By Dirisu Yakubu
Stakeholders in the nation’s health sector have taken a cursory look at the sector under President Muhammadu Buhari-led government and are unanimous in their rating that the administration failed to walk its own talk as contained in its campaign promises.
Following the merger of legacy parties in 2013 into what is today the All Progressives Congress, APC; the newly formed party won the heart of Nigerians with its lofty provisions in its manifesto.
In Section 8 (3) of its manifesto, APC pledged in 2015 to “increase the quality of all federal government owned hospitals to world class standards within five years.”
In sub-section 4, the party promised to “invest in cutting edge technology such as tele-medicine in all major health centres in the country through active investment and partnership programmes with the private sector.”
Five years down the line, the nation’s healthcare delivery system has remained as it was with some Nigerians insisting, it is worse today than it was five years ago.
Nothing exposed the vulnerability of the country’s health sector than the coronavirus pandemic. Granted that no nation was prepared for the scourge of the ugly virus, the obvious lack of ventilators across public hospitals in the country revealed the sorry state of affairs in this part of the world.
Speaking exclusively with Saturday Vanguard, Mr. Apoede Atsegbua, Chief Executive Officer, Society for Community Development, said the sector has a long way to go even as he noted that the President deserves some accolades, rather than jabs.
According to him, it would be wrong to blame President Muhammadu Buhari for primary healthcare, adding that governors and local government chairmen have not done enough to justify their monthly federal allocation.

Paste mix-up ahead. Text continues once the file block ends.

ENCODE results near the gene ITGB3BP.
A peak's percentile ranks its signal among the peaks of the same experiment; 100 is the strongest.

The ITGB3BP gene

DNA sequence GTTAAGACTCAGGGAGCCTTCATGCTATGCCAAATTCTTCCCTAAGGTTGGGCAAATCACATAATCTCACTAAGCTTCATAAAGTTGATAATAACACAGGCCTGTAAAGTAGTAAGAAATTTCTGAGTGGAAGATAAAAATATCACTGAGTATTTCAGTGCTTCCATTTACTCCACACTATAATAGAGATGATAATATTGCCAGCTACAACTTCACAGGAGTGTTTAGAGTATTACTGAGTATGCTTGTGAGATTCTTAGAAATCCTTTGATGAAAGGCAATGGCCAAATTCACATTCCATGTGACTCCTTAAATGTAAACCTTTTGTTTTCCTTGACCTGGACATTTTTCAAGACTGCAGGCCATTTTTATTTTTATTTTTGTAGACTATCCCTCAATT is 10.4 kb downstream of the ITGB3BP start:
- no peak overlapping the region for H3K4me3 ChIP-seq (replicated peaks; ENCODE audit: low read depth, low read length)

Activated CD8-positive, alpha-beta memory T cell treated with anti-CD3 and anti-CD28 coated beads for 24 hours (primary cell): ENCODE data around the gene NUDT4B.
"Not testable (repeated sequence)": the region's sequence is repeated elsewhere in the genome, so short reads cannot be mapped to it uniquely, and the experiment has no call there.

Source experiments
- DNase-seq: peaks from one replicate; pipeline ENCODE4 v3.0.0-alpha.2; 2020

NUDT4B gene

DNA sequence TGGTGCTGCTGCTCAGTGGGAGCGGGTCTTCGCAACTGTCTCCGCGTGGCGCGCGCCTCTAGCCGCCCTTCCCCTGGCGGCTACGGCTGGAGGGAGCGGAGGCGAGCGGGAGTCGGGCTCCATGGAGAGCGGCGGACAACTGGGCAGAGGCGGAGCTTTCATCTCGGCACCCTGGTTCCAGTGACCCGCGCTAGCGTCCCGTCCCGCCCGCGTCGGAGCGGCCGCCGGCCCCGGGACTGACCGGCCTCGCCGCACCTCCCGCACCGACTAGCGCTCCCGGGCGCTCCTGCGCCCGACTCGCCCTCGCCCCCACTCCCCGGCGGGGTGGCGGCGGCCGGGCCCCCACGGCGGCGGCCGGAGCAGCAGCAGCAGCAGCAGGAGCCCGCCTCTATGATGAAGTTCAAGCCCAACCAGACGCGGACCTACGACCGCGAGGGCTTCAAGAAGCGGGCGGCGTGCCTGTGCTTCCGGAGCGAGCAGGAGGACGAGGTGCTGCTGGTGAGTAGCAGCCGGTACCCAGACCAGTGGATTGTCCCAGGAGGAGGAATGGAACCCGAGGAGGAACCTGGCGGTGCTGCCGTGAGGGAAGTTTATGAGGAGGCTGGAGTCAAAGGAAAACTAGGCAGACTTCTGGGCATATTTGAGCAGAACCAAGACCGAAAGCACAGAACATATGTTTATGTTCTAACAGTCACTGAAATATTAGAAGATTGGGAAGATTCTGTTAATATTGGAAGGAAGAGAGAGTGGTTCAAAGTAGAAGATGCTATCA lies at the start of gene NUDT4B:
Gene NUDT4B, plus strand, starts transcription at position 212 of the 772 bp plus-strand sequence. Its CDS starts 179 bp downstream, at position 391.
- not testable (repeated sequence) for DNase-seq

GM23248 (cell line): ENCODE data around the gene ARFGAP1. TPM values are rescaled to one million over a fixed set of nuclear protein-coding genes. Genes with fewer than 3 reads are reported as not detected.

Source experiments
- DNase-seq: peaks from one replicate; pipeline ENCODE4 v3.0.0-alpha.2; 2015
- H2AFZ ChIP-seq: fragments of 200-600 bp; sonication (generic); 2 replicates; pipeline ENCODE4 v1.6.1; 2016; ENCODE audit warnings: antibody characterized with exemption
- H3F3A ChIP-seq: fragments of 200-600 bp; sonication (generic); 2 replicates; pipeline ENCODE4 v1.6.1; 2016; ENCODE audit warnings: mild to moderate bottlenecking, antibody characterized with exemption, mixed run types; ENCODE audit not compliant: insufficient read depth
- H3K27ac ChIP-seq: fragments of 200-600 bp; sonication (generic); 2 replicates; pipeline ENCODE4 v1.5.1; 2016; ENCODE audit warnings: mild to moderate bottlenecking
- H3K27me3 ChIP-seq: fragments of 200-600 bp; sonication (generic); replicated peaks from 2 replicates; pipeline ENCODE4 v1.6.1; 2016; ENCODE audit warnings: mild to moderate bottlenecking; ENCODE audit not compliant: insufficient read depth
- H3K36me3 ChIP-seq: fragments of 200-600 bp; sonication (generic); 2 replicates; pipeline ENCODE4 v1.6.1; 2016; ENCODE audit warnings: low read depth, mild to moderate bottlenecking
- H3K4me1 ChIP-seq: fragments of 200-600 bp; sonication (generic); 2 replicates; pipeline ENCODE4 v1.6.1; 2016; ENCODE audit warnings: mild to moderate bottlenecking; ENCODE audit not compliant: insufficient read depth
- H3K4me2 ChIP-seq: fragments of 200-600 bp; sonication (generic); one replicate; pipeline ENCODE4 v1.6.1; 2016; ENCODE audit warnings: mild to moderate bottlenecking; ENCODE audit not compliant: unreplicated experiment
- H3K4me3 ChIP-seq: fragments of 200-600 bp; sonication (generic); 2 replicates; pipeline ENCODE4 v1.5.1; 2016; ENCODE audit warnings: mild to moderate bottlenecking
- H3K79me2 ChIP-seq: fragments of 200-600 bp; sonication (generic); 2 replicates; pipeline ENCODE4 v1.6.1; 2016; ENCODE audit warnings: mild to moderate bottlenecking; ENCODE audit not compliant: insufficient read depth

“Some improvements may have been made but the healthcare particularly at the primary level is still in a very poor state. Some primary health centres are eyesore. It is not the President that is responsible for that.
“In the past five years, not much has been done but like I said, the blame goes to the three tiers of government. What COVID-19 has shown us is that the road to quality healthcare is a long one for us as a country,” he said.
That said, Mr. Atsegbua chided the federal government for slashing the health budget as a way of cutting cost owing to the coronavirus pandemic.
According to him, “health is a top priority of any serious government. So, I don’t understand why they would slash the health budget while retaining a huge sum for the renovation of the National Assembly Complex.
“What is a National Assembly complex that many Nigerians won’t even have the opportunity to see before they die? This is a misplacement of priority if you ask me.”
On his part, National Publicity Secretary of the Peoples Democratic Party, PDP, Kola Ologbondiyan said the health sectors has since gone comatose under President Buhari, stressing that the decision to further slash the health budget is both worrisome and unfortunate.